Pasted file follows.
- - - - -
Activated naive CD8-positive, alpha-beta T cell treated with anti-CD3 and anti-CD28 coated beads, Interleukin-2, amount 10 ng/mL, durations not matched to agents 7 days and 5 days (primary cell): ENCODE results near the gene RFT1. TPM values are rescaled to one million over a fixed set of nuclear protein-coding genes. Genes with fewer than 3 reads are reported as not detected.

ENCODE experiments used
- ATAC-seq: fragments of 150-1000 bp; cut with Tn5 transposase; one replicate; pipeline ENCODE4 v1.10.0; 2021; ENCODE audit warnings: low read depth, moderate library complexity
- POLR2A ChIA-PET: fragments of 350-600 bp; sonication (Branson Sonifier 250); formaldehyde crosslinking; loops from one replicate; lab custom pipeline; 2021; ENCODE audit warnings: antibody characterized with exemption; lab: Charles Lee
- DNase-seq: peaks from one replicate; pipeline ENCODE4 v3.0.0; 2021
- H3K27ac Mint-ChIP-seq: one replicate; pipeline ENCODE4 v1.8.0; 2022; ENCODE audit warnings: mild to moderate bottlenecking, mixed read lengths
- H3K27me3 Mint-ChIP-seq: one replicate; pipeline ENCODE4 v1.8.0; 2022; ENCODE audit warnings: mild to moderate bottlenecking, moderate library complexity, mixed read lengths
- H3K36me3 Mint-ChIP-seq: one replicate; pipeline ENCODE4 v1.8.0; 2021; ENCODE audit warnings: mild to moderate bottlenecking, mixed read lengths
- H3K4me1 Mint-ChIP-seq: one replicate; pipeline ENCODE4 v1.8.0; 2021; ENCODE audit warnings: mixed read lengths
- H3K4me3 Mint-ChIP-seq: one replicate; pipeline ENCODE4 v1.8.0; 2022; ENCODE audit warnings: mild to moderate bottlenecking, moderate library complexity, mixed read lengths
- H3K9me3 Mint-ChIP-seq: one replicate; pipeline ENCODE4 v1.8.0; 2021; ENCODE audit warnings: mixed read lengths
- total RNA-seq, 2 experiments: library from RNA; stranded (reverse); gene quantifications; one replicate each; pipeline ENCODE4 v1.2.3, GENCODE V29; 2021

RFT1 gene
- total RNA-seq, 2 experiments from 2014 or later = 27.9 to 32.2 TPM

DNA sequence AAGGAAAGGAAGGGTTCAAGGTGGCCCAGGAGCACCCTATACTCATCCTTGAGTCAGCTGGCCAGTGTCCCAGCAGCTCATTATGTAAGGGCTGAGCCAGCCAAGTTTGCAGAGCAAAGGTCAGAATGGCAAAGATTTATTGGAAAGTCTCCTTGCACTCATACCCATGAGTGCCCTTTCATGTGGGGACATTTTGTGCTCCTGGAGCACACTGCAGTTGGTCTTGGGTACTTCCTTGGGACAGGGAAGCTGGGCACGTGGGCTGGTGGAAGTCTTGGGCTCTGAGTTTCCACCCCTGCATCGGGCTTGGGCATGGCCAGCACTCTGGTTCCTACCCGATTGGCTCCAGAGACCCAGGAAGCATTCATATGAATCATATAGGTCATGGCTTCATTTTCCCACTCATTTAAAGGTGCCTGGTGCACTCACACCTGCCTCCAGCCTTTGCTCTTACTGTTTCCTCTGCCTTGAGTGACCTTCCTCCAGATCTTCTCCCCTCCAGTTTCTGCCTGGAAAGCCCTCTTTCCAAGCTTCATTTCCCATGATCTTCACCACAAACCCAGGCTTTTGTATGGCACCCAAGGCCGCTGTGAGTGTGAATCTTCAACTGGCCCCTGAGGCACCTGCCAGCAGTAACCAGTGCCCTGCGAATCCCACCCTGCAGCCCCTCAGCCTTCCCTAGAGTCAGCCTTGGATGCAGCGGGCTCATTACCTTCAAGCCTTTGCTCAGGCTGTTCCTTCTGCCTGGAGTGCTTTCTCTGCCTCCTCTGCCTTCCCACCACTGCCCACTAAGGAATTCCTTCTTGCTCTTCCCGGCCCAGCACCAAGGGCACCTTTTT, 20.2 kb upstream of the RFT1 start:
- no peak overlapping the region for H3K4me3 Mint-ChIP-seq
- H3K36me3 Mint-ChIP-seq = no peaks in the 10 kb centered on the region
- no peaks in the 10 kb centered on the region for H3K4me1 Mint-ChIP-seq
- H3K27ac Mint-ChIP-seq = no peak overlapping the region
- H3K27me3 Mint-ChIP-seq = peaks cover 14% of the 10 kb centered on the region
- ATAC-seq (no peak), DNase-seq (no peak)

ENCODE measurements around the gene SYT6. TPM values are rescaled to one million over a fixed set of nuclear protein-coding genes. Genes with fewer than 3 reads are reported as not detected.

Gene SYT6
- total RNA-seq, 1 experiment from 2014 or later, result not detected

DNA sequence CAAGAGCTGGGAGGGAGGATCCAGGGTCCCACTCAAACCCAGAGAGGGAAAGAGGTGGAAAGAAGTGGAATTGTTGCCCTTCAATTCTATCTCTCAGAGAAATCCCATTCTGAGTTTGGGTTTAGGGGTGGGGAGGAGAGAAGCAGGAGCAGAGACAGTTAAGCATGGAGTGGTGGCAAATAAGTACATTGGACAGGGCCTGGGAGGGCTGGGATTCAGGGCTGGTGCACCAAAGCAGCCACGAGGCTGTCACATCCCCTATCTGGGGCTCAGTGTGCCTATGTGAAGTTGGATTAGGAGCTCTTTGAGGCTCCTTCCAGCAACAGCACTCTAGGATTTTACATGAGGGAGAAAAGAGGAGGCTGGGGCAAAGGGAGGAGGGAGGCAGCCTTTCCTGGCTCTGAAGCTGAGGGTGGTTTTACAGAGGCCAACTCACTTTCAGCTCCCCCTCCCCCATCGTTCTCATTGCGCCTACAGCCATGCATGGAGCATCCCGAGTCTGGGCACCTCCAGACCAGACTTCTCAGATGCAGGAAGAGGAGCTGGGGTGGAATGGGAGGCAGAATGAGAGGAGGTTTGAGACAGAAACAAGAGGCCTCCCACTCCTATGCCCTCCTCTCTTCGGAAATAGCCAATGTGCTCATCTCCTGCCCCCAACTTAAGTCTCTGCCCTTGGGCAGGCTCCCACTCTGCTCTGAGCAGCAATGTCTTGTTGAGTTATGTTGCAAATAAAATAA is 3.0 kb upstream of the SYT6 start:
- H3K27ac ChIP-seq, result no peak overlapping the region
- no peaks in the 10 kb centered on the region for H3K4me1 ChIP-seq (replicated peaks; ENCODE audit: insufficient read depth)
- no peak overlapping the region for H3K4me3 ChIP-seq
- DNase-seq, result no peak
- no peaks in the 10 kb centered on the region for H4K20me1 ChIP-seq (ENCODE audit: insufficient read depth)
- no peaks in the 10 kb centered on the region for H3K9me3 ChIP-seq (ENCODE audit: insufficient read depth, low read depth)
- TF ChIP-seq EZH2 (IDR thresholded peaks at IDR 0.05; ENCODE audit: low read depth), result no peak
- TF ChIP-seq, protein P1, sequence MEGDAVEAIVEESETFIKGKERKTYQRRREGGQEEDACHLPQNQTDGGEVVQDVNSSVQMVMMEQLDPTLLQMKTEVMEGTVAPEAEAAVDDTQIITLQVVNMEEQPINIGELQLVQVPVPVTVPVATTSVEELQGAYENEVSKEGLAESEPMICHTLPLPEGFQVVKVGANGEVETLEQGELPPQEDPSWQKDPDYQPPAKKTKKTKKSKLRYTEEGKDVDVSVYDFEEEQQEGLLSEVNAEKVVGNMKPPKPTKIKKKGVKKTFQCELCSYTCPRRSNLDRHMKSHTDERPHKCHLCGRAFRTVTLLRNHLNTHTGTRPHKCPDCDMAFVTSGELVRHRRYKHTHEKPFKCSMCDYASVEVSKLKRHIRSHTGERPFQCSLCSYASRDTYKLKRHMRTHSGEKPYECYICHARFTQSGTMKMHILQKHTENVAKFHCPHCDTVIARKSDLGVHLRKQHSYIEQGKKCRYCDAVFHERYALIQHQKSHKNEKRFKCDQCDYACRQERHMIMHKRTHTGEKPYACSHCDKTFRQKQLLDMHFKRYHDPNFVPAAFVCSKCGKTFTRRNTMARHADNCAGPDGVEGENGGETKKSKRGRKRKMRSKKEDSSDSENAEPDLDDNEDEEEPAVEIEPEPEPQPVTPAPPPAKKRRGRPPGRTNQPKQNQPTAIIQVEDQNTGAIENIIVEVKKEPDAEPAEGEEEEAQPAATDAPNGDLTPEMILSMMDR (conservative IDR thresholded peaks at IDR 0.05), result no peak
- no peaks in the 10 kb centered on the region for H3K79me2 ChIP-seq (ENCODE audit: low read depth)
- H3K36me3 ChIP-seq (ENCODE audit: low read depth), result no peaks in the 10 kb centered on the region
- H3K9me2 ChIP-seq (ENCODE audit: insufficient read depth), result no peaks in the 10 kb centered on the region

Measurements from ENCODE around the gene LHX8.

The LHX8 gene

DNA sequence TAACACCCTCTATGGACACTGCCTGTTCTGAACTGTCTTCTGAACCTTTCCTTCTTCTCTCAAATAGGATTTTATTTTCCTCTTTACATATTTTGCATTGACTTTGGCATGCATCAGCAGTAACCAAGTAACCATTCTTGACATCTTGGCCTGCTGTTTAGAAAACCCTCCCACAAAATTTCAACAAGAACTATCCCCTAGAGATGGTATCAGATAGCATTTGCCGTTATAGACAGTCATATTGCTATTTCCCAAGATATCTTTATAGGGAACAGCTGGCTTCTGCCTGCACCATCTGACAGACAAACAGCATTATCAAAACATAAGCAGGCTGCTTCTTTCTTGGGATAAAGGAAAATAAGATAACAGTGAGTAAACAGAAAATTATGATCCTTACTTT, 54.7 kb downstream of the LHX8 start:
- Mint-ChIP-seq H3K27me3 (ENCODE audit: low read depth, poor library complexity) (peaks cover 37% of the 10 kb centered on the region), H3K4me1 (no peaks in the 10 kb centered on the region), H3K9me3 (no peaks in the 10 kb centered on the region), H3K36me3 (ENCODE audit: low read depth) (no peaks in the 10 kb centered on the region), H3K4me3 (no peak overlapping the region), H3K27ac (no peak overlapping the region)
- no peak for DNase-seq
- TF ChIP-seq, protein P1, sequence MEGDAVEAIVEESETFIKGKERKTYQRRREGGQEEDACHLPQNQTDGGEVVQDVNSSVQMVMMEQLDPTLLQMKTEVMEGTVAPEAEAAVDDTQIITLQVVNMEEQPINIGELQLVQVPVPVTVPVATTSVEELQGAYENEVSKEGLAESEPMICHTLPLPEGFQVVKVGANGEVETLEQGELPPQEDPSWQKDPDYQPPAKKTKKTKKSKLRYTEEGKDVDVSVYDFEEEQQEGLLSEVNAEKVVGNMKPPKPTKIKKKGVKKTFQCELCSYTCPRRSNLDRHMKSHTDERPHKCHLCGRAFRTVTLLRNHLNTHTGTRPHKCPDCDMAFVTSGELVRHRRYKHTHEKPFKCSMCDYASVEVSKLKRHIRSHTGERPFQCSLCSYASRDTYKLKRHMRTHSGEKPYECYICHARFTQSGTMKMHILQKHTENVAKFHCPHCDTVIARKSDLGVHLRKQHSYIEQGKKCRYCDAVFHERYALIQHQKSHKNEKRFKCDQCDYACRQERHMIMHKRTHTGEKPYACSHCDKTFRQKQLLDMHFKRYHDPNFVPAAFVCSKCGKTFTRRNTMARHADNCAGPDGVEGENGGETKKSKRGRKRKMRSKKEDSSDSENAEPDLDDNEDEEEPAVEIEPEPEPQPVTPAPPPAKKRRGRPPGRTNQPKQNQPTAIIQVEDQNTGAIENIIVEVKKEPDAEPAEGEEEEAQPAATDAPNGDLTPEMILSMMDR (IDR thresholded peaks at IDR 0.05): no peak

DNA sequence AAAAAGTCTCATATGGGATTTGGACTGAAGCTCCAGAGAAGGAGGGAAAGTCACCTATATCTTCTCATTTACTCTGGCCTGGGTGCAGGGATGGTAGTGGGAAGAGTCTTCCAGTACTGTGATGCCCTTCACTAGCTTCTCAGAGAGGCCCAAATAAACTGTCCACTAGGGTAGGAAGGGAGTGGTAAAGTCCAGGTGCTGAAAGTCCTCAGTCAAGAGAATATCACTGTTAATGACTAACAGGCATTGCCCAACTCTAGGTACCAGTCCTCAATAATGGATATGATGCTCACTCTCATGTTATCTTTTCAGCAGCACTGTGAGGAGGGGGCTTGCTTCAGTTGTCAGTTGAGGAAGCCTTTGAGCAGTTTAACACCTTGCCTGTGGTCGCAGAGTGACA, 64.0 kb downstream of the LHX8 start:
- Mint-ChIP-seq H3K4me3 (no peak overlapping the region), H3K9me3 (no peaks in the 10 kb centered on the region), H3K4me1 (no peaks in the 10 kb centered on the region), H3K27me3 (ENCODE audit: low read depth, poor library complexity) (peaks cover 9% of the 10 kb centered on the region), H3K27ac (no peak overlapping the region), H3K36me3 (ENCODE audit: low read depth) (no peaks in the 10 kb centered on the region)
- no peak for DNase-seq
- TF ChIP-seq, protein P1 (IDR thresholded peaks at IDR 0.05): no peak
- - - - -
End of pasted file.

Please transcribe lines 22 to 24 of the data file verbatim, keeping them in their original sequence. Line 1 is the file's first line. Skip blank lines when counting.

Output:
ENCODE measurements around the gene SYT6. TPM values are rescaled to one million over a fixed set of nuclear protein-coding genes. Genes with fewer than 3 reads are reported as not detected.

Gene SYT6
- total RNA-seq, 1 experiment from 2014 or later, result not detected